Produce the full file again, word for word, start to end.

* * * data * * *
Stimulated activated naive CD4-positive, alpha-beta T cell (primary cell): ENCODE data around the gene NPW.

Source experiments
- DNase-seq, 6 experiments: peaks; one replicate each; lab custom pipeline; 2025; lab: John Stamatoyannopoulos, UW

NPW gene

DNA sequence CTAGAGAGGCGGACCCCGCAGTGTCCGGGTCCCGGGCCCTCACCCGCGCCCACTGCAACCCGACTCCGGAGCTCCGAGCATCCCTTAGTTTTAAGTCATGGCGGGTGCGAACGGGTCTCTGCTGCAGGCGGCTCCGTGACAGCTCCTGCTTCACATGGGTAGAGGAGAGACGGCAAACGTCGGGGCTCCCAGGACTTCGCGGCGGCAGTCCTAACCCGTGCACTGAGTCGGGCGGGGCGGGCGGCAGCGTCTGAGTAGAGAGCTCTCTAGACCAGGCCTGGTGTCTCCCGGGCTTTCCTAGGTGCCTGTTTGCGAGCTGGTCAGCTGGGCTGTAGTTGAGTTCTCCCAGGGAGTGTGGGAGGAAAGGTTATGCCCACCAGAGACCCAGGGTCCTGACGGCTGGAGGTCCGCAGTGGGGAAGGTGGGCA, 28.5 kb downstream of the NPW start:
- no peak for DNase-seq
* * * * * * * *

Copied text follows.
Stimulated activated naive CD4-positive, alpha-beta T cell (primary cell): ENCODE data around the gene NPW.

Source experiments
- DNase-seq, 6 experiments: peaks; one replicate each; lab custom pipeline; 2025; lab: John Stamatoyannopoulos, UW

NPW gene

DNA sequence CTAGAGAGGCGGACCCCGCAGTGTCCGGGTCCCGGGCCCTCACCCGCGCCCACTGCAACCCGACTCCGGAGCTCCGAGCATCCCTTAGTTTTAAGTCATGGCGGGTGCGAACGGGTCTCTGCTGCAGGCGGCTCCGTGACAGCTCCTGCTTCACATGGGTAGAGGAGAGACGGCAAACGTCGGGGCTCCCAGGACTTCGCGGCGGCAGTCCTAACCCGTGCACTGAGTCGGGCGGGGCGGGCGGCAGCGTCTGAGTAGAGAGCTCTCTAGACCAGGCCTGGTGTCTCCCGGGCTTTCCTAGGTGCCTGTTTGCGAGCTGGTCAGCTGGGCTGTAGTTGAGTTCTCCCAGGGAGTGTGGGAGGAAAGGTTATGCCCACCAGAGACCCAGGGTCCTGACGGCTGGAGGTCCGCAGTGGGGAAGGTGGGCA, 28.5 kb downstream of the NPW start:
- no peak for DNase-seq